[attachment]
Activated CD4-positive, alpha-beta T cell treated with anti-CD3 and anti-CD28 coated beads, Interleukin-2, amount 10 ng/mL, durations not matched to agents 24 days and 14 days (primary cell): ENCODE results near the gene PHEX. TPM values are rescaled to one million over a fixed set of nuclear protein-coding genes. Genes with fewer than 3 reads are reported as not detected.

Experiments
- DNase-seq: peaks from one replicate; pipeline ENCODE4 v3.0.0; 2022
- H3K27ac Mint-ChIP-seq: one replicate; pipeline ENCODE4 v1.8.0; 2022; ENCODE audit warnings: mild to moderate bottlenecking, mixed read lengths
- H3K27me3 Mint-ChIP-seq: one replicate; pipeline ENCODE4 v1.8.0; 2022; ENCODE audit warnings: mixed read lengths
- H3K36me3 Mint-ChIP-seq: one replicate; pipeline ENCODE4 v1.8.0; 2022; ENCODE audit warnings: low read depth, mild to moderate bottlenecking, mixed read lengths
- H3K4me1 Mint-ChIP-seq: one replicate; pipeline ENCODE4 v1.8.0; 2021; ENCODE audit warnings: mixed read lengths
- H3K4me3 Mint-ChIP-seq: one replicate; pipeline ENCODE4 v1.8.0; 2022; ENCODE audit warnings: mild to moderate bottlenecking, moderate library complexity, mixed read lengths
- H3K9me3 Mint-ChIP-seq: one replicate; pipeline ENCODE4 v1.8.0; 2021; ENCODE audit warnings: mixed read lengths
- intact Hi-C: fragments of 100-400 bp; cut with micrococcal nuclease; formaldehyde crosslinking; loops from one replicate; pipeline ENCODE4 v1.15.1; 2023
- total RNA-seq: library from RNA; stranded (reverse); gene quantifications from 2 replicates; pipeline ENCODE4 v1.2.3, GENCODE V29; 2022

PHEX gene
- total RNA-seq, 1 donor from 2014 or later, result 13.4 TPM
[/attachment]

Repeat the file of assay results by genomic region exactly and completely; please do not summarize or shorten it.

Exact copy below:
Activated CD4-positive, alpha-beta T cell treated with anti-CD3 and anti-CD28 coated beads, Interleukin-2, amount 10 ng/mL, durations not matched to agents 24 days and 14 days (primary cell): ENCODE results near the gene PHEX. TPM values are rescaled to one million over a fixed set of nuclear protein-coding genes. Genes with fewer than 3 reads are reported as not detected.

Experiments
- DNase-seq: peaks from one replicate; pipeline ENCODE4 v3.0.0; 2022
- H3K27ac Mint-ChIP-seq: one replicate; pipeline ENCODE4 v1.8.0; 2022; ENCODE audit warnings: mild to moderate bottlenecking, mixed read lengths
- H3K27me3 Mint-ChIP-seq: one replicate; pipeline ENCODE4 v1.8.0; 2022; ENCODE audit warnings: mixed read lengths
- H3K36me3 Mint-ChIP-seq: one replicate; pipeline ENCODE4 v1.8.0; 2022; ENCODE audit warnings: low read depth, mild to moderate bottlenecking, mixed read lengths
- H3K4me1 Mint-ChIP-seq: one replicate; pipeline ENCODE4 v1.8.0; 2021; ENCODE audit warnings: mixed read lengths
- H3K4me3 Mint-ChIP-seq: one replicate; pipeline ENCODE4 v1.8.0; 2022; ENCODE audit warnings: mild to moderate bottlenecking, moderate library complexity, mixed read lengths
- H3K9me3 Mint-ChIP-seq: one replicate; pipeline ENCODE4 v1.8.0; 2021; ENCODE audit warnings: mixed read lengths
- intact Hi-C: fragments of 100-400 bp; cut with micrococcal nuclease; formaldehyde crosslinking; loops from one replicate; pipeline ENCODE4 v1.15.1; 2023
- total RNA-seq: library from RNA; stranded (reverse); gene quantifications from 2 replicates; pipeline ENCODE4 v1.2.3, GENCODE V29; 2022

PHEX gene
- total RNA-seq, 1 donor from 2014 or later, result 13.4 TPM